A 28-year-old male, Negro, from the peripheral and coastal area of Salvador, Bahia, (endemic zone for visceral leishmaniasis) has had AIDS since 1997, when he first presented fever, diarrhea, convulsive crises, and loss of weight. Since then, he has regularly used a anti-retroviral therapy schedule with D4T, DDI, and nelfinavir, with disappearance of the symptomatology. Three years after the diagnosis of AIDS, he presented fever, loss of weight and hepatosplenomegaly. At this time he had a diagnosis of VL, due to a positive serological test for leishmaniasis and the presence of amastigotes in the bone marrow aspirate. He underwent treatment with Glucantime (5525mg/day during 30 days), with great improvement. Two weeks after hospital discharge, before beginning the maintenance treatment, he developed a skin rash on the face, thorax, and on the upper and lower limbs. At this time he also presented hepatosplenomegaly and the direct examination and culture of one skin lesion was positive for leishmania.

Dermatological examination

A rash of multiple and confluent, miliary papules were seen over the face, on the anterior and posterior aspects of the thorax (Figure 1) and on the lower and upper limbs.



Pathological examination

Histologic examination of a cutaneous biopsy specimen showed hyperkeratosis, a "saw-tooth" pattern, basal layer vacuolization, pigmentary incontinence and a lichenoid infiltration in the upper dermis (Figure 2). The inflammatory infiltrate was composed of plasma cells, lymphocytes, and macrophages, most of them containing amastigotes (Figure 3). In the lower dermis there was a similar perivascular infiltration.






VL may present an acute, subacute or chronic evolution, but most infected individuals remain completely asymptomatic [15]. However association with conditions that cause immunosuppression can lead to progression from an asymptomatic form to the classic disease [16]. The patient lived in an area endemic for VL and probably had the asymptomatic form of VL before becoming infected with HIV.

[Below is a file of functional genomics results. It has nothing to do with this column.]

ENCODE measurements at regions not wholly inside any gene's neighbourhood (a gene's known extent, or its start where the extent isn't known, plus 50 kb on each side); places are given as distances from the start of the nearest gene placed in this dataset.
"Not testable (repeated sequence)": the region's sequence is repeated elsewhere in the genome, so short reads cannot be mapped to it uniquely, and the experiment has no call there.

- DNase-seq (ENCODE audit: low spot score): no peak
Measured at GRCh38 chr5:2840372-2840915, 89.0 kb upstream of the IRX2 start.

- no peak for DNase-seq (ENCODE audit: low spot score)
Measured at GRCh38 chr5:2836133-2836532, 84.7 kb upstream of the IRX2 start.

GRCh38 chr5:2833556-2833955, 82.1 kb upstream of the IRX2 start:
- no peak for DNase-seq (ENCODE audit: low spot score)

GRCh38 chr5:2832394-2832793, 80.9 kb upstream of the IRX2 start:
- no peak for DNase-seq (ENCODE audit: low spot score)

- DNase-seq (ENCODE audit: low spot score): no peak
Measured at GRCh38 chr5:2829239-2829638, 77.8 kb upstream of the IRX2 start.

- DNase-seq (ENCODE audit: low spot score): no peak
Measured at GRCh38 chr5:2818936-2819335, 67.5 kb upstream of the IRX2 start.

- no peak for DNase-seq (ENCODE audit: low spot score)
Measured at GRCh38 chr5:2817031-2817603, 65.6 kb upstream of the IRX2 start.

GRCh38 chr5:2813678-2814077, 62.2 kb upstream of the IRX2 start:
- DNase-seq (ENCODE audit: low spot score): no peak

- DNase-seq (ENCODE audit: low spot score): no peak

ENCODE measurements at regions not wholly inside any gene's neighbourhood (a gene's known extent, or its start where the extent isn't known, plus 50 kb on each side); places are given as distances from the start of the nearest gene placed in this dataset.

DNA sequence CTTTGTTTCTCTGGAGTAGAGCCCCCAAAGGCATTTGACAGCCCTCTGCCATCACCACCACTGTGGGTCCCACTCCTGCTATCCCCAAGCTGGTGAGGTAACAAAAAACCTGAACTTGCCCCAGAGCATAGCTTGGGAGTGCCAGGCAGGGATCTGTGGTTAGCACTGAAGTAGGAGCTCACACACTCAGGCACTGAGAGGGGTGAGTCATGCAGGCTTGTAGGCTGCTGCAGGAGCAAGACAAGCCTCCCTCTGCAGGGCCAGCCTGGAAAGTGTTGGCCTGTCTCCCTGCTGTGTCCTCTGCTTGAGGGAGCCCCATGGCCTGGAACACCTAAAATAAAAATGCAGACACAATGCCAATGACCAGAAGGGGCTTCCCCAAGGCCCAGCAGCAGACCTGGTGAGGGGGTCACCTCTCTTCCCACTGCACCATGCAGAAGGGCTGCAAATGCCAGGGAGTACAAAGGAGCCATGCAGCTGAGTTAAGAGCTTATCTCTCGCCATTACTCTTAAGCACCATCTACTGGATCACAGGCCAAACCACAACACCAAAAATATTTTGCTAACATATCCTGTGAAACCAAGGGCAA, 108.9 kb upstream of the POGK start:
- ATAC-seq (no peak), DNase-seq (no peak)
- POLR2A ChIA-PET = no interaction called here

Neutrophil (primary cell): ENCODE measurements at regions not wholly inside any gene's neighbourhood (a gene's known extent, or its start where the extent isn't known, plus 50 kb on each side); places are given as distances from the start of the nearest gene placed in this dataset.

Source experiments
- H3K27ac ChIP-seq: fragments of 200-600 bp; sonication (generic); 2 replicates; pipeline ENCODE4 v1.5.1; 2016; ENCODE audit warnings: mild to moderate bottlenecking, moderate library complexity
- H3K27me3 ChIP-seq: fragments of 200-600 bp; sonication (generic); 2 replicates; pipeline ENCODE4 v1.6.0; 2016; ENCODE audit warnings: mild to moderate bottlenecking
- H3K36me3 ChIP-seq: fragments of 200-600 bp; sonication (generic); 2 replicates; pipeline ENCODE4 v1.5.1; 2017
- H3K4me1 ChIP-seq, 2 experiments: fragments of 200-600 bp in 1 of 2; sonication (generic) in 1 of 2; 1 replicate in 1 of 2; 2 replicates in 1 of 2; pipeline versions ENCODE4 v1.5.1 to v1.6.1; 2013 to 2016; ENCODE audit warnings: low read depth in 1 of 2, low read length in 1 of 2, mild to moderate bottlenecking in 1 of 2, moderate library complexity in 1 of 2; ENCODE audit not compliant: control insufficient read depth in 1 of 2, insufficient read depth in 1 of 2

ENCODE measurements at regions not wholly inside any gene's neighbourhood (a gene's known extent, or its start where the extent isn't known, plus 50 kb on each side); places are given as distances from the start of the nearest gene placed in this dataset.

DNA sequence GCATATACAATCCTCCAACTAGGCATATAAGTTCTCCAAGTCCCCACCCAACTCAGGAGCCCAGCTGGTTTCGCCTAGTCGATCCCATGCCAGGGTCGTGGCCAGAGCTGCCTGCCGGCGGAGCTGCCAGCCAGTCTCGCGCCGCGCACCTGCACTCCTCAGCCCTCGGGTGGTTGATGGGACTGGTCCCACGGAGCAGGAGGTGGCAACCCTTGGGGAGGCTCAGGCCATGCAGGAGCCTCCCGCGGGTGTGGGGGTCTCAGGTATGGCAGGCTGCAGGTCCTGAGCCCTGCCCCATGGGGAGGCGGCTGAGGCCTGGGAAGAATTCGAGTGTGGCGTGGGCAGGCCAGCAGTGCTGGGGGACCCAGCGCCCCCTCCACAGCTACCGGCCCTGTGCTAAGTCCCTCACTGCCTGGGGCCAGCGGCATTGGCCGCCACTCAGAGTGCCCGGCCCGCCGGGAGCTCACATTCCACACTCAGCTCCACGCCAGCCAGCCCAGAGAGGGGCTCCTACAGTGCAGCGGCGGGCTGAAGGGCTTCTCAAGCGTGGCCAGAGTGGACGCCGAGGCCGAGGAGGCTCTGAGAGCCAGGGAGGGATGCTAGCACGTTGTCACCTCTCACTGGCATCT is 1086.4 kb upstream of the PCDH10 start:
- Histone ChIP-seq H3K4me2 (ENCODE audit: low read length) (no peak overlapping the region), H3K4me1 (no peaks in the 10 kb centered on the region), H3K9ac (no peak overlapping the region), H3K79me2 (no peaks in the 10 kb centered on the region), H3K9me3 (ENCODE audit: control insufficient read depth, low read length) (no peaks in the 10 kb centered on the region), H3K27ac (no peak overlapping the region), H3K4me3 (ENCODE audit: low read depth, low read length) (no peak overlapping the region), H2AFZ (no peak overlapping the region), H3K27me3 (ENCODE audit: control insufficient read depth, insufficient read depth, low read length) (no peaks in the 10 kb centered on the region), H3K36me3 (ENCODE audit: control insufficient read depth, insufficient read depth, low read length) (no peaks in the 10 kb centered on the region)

The clinical pattern of the present case resembles keratosis pilaris, lichen spinulosus, phrynoderma, or miliaria rubra. It is similar to the micropapular form of PKDL previously described [2].

Histologically, in PKDL, a mild to heavy inflammatory infiltrate of plasma cells, lymphocytes, macrophages, parasitized or not, and occasional epithelioid and giant cells are seen. In cases with heavy infiltration an epidermal atrophy is observed [2,14]. According to Zijlstra et al (2000) [2], in Sudan, only 20% of the skin biopsies show parasitism. In India, Ramesh and Mukherjee (1995) [3] found parasites in 58% of the biopsies. When there is association with AIDS amastigotes are frequent in the cutaneous lesions [9-12], as we observed here. Because of the great frequency of parasites PKDL may simulate borderline or subpolar diffuse leishmaniasis [17], however the clinical history and the clinical evaluation of the present case allowed a differential diagnosis. Histologically the lesion exhibited a "saw-tooth" pattern, a basal layer vacuolization and a lichenoid infiltrate, that could be misdiagnosed as lichen planus if the parasites were not observed.

This case demonstrates that it is mandatory to consider the diagnosis of PKDL in disseminated papulary skin lesions occurring during or after the treatment of VL.



Dr. Roque Almeida for the culture of the lesion.



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Correspondence to
Dr. Achiléa L Bittencourt
Serviço de Anatomia Patológica
Hospital Universitário Prof. Edgard Santos, Rua João da Botas s/n, Zip code: 40110-060

Received on 18 August 2002
Revised 30 November 2002